By Juan Lopez
350BayArea.org, joined by local groups and unions, last week announced plans for a massive protest Aug. 3 at California's Chevron Richmond oil refinery.
The largest greenhouse gas polluter in the state, Chevron, along with the other four Bay Area refineries, is already refining tar sands oil from Canada, brought into the area by rail.
Chevron is among industry giants pressing for presidential approval of the controversial Keystone XL pipeline project that would exponentially increase the flow of "dirty" tar sands oil into refineries, locally and throughout the nation.
The protest announcement came a day after President Obama's precedent-setting speech reframing the national debate on climate change, including measures he intends to take despite strong opposition from oil and coal industrial giants and their congressional "deniers" and apologists.
This summer's protest will take place three days ahead of the anniversary of the Richmond Chevron refinery explosion and fire last August that sent 15,000 workers and local residents to area hospitals.
In response to persistently lax company health and safety practices that led to last year's fire and Chevron's stubborn disregard for the environment, 350BayArea.org and the Bay Area climate movement brought together 5,000 people on Feb. 17, in the biggest climate protest in Northern California history—second only to the Washington, DC, rally that drew 40,000 people.
Meanwhile, thanks to the persistent work of the Richmond Progressive Alliance (RPA), labor, environmental groups, progressive Richmond Mayor Gayle McLaughlin, several progressive City Council members and others, Chevron has made modest concessions including upping its contributions to non-profits and West County Education and taking steps to make it possible for Richmond residents to get more of the relatively good paying jobs at the refinery.
Mayor McLaughlin and the grassroots campaign led by RPA won the election in 2010 despite Chevron and casinos contributing heavily to the opposition's coffers.
Mayor McLaughlin, RPA and other progressives have put together a comprehensive set of demands requiring Chevron to improve safety and health procedures as well as strengthening the unions' and community's say on Chevron conduct in the plant and towards the community.
The public plan would require Chevron to increase investment in emissions monitoring and control equipment, advanced refining processes and solar energy with a goal of bringing down total emissions by 40 percent by the end of the decade.
Meanwhile, earlier this year a coalition of labor, community and environmental groups came together in Richmond under the banner of the Collaborative on Refinery Safety and Community Health.
It includes United Steelworkers Local 5 representing about 1,500 Bay Area refinery workers, the national labor-environmental coalition BlueGreen Alliance, and the Labor Occupational Health Program at the University of California Berkeley. Also participating are one national and two Bay Area-based environmental groups: Natural Resources Defense Council, Communities for a Better Environment (CBE) and the Asian Pacific Environmental Network.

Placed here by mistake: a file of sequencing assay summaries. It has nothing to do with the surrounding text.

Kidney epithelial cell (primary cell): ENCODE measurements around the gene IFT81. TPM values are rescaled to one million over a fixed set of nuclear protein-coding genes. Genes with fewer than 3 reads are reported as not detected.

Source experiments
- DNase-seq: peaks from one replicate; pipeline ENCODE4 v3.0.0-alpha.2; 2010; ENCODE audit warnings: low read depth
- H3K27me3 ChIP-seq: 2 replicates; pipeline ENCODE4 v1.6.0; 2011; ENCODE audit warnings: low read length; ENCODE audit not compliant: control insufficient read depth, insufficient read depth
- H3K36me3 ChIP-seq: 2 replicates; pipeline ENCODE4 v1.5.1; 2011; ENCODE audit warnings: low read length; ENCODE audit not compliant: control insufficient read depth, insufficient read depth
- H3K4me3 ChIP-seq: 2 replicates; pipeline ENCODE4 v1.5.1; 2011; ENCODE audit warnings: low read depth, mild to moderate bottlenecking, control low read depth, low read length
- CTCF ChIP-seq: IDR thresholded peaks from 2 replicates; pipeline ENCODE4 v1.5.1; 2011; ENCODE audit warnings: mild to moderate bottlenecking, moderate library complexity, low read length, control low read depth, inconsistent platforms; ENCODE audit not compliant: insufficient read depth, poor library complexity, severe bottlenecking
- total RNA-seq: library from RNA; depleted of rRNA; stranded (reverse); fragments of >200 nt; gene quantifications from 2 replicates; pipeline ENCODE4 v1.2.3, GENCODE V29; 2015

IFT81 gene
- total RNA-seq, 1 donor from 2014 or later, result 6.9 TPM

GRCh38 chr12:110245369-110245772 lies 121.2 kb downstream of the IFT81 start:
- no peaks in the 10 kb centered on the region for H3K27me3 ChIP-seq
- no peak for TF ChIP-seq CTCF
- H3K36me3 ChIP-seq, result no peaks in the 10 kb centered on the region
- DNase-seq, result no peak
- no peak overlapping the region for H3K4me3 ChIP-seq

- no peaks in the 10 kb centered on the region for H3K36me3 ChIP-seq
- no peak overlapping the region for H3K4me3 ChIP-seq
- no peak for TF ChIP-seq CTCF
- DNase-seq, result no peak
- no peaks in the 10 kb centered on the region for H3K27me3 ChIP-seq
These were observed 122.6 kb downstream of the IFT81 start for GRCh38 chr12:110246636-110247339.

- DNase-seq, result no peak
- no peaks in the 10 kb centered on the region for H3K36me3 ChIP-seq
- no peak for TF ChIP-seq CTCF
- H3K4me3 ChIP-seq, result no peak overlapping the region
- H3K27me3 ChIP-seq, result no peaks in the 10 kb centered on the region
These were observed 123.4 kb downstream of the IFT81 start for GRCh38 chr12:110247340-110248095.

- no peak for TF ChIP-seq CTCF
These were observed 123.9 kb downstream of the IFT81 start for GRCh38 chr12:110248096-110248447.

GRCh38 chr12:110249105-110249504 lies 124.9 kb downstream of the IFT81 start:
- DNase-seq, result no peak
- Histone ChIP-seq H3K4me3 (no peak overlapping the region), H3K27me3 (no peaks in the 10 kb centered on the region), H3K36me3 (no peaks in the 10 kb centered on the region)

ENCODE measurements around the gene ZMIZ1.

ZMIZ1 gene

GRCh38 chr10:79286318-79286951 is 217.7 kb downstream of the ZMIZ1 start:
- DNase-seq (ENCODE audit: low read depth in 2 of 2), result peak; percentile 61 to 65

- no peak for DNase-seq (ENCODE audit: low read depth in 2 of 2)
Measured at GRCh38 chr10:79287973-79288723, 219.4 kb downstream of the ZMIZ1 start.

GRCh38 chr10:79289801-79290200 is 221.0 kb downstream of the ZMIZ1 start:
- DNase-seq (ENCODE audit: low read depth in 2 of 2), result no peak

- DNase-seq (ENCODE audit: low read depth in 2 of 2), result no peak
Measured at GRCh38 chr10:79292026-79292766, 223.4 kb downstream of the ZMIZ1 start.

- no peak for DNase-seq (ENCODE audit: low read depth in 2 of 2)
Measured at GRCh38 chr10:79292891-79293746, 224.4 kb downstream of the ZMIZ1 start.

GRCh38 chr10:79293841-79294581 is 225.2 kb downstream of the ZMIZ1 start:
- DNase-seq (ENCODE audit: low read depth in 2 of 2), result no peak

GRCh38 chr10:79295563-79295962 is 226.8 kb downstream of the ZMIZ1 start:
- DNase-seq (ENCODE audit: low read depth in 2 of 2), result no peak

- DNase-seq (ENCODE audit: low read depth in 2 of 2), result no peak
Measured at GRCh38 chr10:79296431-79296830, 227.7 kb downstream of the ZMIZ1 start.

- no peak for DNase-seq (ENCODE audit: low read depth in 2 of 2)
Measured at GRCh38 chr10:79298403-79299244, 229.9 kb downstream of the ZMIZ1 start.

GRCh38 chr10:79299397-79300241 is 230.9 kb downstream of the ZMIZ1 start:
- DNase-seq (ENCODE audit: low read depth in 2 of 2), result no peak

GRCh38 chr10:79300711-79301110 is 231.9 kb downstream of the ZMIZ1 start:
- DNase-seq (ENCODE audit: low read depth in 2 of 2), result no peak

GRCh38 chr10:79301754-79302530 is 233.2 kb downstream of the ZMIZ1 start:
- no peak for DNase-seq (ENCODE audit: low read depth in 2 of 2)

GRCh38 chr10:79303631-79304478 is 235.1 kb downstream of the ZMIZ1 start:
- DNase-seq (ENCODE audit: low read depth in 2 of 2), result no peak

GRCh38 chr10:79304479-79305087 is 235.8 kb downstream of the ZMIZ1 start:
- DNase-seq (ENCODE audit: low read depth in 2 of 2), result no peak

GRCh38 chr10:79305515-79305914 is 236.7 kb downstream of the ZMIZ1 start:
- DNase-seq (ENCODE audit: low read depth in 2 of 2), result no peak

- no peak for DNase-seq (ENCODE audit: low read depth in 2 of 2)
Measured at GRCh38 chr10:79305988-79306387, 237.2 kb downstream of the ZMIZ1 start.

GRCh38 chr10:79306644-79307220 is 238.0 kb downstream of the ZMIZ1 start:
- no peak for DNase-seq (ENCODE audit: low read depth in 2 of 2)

The collaborative has drawn the attention of the Chemical Safety Board, Cal/OSHA and Governor Jerry Brown, who put together a state-level refinery safety task force last year following the August fire. The task force met with collaborative representatives several times to discuss "regulatory and statutory changes" regarding government oversight of the refinery industry.
The August fire in Richmond "provided some opportunities for our immediate focus," Greg Karras, senior scientist at CBE, told Richmond Confidential earlier this year.
"But its scope is regional," Karras added. "We're talking about all of the Bay Area refineries directly—and indirectly, about all refineries in the country."
The union and local community initiatives could well serve as an example adaptable to the particular conditions and needs of local communities in other parts of the country.
This could enhance grassroots support for national environmental initiatives like those of the President and other government officials and entities, and for the labor-community-environmental alliances vital to meaningful advances.
Of energy industry-inspired claims that environmental concerns cost jobs, CBE organizer Andres Soto said, "That's not the case. Part of the point of this collaborative is to destroy that myth."
Charlotte Brody, national associate director of the BlueGreen Alliance, explained that stricter safety and maintenance regulations for European refineries are far more effective in terms of accidents and fires.
In some cases, the European refineries are owned by the same companies that operate unsafely in the U.S., Brody said. "And they're not taking huge losses for doing that."
"This is a known universe," Brody added. "We know how to make refineries safer."
Movements with a local focus like in Richmond—when added to others elsewhere in the country along with national and state level efforts—could potentially contribute to defeating Republican climate change deniers and energy company apologists in swing races in the 2014 and 2016 elections.
They could also potentially influence Democratic office holders beholden to energy companies in regions dominated by energy industry giants and, in some cases, possibly even lead to their replacement by more environmentally friendly and people-friendly Democrats.
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